Clearly, the companies that will profit most from participating in the BRI will be those with a focused, long-term strategy designed to give them leverage — a strategy based on a few distinctive, highly competitive capabilities. Such a company, within the BRI, is building a relationship, perhaps leading to a small win to gain trust, understanding, and credibility. It can then position itself to be invited into situations where price is less of an issue. Next, it can protect its interests by making itself indispensable. The company will need to place sharply defined boundaries around its intellectual property, guarding against theft through cyber-attack; at the same time, it should foster a high level of interoperability and collaborative innovation. It builds good relationships, not just in China but along the BRI path, with companies and governments. To build these relationships, it may need to hire and deploy senior people who already have personal connections in countries along the BRI path. And it has to be flexible and engaged enough to learn from experience, because, with this scope and complexity, very little will go precisely as planned. (See “Is Your China Strategy Ready for Anything?” by John Jullens).
At the outset, a few principles may help companies pursue an especially effective BRI strategy.
Evaluate not only the specific BRI project but also the maturity of the economic corridor. The BRI is a network of regional infrastructure projects, each of which is an ecosystem of development. However, the pace of development for each part will differ. For example, energy plants must be linked to pipelines, and ports to roads, for benefits to any part to be fully realized. The political and commercial benefits from infrastructure development can be fully attained only if the transport corridor develops into a true economic corridor, involving, for example, the building of “multimodal linkages” that help increase trade.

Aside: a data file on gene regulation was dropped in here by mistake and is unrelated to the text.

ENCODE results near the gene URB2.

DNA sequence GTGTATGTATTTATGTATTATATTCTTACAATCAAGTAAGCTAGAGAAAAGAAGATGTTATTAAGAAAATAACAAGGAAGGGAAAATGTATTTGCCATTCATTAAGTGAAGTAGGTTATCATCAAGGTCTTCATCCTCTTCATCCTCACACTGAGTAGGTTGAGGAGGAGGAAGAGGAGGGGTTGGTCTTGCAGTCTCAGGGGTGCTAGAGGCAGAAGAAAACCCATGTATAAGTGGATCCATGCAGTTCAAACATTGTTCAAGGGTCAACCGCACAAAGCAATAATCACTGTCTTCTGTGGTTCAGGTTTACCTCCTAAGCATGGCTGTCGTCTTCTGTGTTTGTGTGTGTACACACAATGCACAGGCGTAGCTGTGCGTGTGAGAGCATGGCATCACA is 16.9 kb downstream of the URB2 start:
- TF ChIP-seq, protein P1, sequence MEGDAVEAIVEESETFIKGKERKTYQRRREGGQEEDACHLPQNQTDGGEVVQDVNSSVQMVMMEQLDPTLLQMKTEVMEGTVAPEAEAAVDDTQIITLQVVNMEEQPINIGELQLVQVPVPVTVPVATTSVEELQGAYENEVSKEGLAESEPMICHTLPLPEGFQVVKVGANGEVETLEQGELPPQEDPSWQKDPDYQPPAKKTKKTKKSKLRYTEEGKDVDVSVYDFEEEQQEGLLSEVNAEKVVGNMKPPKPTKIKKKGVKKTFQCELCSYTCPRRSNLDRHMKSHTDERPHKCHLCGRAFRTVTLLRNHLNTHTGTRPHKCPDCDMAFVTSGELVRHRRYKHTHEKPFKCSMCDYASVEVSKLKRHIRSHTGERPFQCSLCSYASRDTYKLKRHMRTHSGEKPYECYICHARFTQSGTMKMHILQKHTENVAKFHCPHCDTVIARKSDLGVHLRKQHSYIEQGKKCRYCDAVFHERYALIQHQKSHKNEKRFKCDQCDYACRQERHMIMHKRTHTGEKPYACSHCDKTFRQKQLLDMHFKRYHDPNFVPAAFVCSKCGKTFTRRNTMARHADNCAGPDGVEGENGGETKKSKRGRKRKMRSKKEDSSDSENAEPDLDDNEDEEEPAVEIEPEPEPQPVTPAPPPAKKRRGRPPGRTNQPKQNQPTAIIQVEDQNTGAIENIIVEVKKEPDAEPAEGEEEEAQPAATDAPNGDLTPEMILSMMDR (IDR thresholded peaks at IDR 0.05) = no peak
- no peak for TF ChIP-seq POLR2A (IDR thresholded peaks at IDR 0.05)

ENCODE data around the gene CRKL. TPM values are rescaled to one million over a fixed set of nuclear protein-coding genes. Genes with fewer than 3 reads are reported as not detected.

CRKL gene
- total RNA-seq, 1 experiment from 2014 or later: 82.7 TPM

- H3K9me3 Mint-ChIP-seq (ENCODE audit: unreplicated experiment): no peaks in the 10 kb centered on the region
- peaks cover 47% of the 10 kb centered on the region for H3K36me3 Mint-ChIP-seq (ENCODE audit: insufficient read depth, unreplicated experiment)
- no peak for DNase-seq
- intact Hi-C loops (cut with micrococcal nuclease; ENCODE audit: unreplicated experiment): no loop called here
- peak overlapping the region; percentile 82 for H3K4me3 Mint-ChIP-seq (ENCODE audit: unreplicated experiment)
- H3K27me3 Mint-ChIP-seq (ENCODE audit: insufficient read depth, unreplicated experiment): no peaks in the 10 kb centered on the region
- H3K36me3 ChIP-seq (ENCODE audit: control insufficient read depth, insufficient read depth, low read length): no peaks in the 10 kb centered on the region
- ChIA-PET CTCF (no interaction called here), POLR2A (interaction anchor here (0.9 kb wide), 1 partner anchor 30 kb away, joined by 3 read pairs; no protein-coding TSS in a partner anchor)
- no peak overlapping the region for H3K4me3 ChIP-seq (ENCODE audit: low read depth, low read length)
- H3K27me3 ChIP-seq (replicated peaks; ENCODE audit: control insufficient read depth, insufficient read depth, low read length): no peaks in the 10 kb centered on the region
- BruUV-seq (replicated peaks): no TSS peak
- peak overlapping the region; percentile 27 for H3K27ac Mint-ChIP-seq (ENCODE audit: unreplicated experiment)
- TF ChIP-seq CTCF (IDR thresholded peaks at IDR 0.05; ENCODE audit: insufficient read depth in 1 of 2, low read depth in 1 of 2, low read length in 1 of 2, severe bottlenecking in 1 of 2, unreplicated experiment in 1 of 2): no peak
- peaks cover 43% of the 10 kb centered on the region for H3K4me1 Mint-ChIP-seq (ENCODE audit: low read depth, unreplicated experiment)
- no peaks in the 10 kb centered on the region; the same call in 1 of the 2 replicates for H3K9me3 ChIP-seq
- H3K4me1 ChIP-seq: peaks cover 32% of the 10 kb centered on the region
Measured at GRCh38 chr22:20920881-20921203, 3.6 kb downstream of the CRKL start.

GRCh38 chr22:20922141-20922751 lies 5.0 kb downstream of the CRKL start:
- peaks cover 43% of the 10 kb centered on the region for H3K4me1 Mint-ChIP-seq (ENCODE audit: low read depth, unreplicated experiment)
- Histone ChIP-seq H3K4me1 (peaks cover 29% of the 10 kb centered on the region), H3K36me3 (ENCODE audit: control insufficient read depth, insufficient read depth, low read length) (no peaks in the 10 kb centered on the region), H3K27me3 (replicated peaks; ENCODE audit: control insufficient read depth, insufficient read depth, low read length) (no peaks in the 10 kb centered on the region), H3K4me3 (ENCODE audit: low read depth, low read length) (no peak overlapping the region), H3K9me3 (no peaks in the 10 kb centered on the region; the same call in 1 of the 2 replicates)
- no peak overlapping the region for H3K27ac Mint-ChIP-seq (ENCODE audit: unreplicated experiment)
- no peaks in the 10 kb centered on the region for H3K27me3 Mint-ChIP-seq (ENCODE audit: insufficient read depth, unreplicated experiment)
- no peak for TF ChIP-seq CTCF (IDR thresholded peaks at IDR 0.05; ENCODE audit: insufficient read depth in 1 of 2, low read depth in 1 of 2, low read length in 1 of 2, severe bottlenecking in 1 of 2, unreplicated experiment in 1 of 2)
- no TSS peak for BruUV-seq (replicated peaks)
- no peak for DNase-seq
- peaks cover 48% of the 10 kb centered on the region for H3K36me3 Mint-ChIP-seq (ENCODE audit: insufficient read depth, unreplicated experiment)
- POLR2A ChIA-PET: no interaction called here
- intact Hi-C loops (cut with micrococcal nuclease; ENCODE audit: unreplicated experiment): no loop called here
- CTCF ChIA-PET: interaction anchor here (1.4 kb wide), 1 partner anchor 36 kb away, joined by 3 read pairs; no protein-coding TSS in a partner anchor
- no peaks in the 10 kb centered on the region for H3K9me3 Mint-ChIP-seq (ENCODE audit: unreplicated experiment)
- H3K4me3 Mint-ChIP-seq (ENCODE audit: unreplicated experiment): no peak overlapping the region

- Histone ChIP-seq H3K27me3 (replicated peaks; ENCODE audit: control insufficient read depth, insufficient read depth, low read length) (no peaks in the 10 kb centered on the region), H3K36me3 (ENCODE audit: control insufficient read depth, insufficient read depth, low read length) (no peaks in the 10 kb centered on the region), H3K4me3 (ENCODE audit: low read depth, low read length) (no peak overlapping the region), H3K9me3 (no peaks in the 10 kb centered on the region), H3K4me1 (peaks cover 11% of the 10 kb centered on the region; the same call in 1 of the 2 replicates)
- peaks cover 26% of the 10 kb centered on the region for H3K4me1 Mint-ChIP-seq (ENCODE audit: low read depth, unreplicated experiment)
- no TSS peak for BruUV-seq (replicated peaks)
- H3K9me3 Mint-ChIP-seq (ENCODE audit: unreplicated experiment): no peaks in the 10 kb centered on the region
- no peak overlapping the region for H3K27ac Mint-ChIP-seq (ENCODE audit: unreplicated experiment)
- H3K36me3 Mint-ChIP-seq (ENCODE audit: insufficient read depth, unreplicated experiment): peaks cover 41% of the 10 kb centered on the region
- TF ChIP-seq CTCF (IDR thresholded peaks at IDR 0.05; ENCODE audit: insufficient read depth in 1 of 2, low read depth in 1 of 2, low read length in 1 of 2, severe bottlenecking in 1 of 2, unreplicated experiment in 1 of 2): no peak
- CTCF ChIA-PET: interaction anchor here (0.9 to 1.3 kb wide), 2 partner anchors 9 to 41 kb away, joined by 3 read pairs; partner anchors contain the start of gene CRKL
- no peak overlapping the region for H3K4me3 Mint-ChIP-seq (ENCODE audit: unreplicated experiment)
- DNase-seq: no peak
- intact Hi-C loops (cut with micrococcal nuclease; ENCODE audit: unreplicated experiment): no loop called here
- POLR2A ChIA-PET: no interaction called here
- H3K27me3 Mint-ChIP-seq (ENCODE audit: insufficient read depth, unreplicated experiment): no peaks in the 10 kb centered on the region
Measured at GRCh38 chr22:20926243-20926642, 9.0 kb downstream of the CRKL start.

When DHL Global Forwarding extended its multimodal service via the trans-Kazakh west corridor between Shenzhen, China, and Minsk, Belarus, in 2017, it deliberately chose such a context. Its latest route covers new overland connections to several major cities along the Belt and Road routes, and is the first regular rail service connecting Shenzhen to Minsk in less than 12 days. The new route supports rising trade with Baltic states and Nordic countries in addition to other major European destinations such as Warsaw, Hamburg, and Tilburg.
Evaluate supporting facilities. BRI projects are increasingly structured under a build–operate–transfer (BOT) model, wherein the company that builds the infrastructure also operates it, at least for an agreed-upon period. This makes any deal more lucrative, but only if the necessary local support exists. Companies must look closely at the local infrastructure, ancillary facilities, and workforce skills before they commit. Many project leaders have learned this lesson the hard way. Certainly conditions have improved in most countries along the Belt and Road, but a company that oversees operations may be responsible for ensuring it has all the support it needs.
Consider how each project fits with your company’s portfolio. Assess how each project draws on your company’s capabilities, diversifies risks, and complements its other activities. Australia’s Aspire Mining and its subsidiary Northern Railways sought and won a contract in February 2017 to build and operate a 546-kilometer railway in Mongolia. It linked the Mongolian city of Erdenet to a large coking coal project that Aspire is developing.